Many of these were still in their packages - purchased, no doubt, in a store's pet department or even in a specialty pet store. It's probably a bit surprising and certainly a bit of a disconnect to think that products made for cats and dogs aren't safe for them. Yet that is often the case.
Why would products made for pets be unsafe? Many pose a choking hazard. Thankfully, this is an easy problem to fix.
When purchasing a new toy, examine it for small attachments that are of a size that could be swallowed, or are small enough for them to choke on: mice might have small plastic eyes attached, wand toys might have bells. Balls might be wound with yard that can come unraveled and ingested.
If you see such attachments, clip them off and you should be good to go.
In addition to choking hazards, some "classics" can cause major medical issues if ingested.
Who hasn't heard of the classic 'cat playing with a ball of yarn'? Unfortunately, yarn, string, twine, rubber bands, thread and other such items can cause intestinal blockage or perforation - both of which are life-threatening issues.
I know this firsthand. Years ago I'd left my sewing machine out, along with a dress I was mending. Ryker's older brother, Caleb, decided to munch on the spool that was threaded through the machine. I didn't notice - and three days later when he became listless and stopped eating, the vet discovered the thread had perforated his intestines in almost a dozen places. He would have died without emergency surgery. Needless to say, I am extremely cautious now when doing that rare bit of sewing or knitting (since I'm not that crafty a person Faraday, Max and Allie are fortunately pretty safe around here!).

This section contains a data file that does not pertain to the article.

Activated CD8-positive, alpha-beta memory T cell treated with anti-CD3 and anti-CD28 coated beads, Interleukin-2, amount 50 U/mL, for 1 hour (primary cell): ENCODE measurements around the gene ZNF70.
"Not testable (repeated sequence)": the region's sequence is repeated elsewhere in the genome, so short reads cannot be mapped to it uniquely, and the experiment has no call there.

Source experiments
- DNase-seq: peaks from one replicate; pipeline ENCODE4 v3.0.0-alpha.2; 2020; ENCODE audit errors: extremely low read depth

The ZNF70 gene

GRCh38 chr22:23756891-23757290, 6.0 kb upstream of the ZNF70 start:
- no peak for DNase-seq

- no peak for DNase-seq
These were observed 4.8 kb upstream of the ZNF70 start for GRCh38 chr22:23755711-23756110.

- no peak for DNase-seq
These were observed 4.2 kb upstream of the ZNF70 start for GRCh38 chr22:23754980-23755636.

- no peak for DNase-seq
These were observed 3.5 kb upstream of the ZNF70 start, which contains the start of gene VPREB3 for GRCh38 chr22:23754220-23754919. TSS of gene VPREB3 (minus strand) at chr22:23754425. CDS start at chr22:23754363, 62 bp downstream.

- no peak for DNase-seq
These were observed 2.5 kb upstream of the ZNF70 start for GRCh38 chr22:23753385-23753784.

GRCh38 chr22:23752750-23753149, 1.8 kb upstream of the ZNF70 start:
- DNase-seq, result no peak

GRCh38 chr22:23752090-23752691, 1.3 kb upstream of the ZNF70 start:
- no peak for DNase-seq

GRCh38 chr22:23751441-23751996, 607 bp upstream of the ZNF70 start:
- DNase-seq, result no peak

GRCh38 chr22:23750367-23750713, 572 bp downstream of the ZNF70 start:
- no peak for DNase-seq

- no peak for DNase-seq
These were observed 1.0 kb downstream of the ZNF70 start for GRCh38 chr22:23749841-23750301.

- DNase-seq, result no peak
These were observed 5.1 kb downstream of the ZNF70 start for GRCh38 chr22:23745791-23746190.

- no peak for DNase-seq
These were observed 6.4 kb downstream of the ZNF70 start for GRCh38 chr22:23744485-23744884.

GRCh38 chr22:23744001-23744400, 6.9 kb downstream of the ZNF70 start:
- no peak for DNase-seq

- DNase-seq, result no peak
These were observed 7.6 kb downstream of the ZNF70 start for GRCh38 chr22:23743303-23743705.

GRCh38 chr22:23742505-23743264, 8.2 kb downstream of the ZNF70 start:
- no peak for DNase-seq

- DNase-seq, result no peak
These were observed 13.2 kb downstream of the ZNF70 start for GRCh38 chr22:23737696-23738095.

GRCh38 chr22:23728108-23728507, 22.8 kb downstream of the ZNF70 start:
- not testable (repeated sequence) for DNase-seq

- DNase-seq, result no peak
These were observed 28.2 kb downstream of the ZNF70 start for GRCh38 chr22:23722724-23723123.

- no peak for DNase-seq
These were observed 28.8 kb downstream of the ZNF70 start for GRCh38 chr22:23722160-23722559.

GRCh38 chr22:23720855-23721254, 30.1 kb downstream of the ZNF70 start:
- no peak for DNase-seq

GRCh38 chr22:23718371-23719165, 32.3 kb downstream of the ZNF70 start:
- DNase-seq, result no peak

If you ever do see a bit of yarn or string coming out the back end of your pet, please don't pull on it - that might cause intestinal damage as well. Best to have it checked out by your vet to ensure it's properly removed without harm to your dog or cat.
If that seems a bit extreme, consider this: not only can feathers be ingested and cause intestinal problems, but some cats like Faraday are extremely enthusiastic in their play and will run madly through the house holding a wand toy by its feathers and completely ignoring the 2 feet of stiff plastic handle protruding out from it.
There have been times we were afraid he would impale himself on the wand part of the toy if he was unsupervised - he's just that fast and energetic!
We don't mean to scare you away from playtime - it's a critical element in your pet's health and can provide both physical and mental stimulation. We're just suggesting you might want to use caution when choosing the toys that you'll leave out while at work or when going out of town.
We personally can't think of another single toy that has caused more excitement around our house (and burned more kitty calories, too!) than feather wand toys. No, we don't leave them out unsupervised, but we get them out every day. And if we forget, either Faraday or Maxwell can be found camped out on the counter right above the drawer where they reside. Usually looking at us plaintively until we cave and drag out Da Bird for 30 minutes of non-stop romping.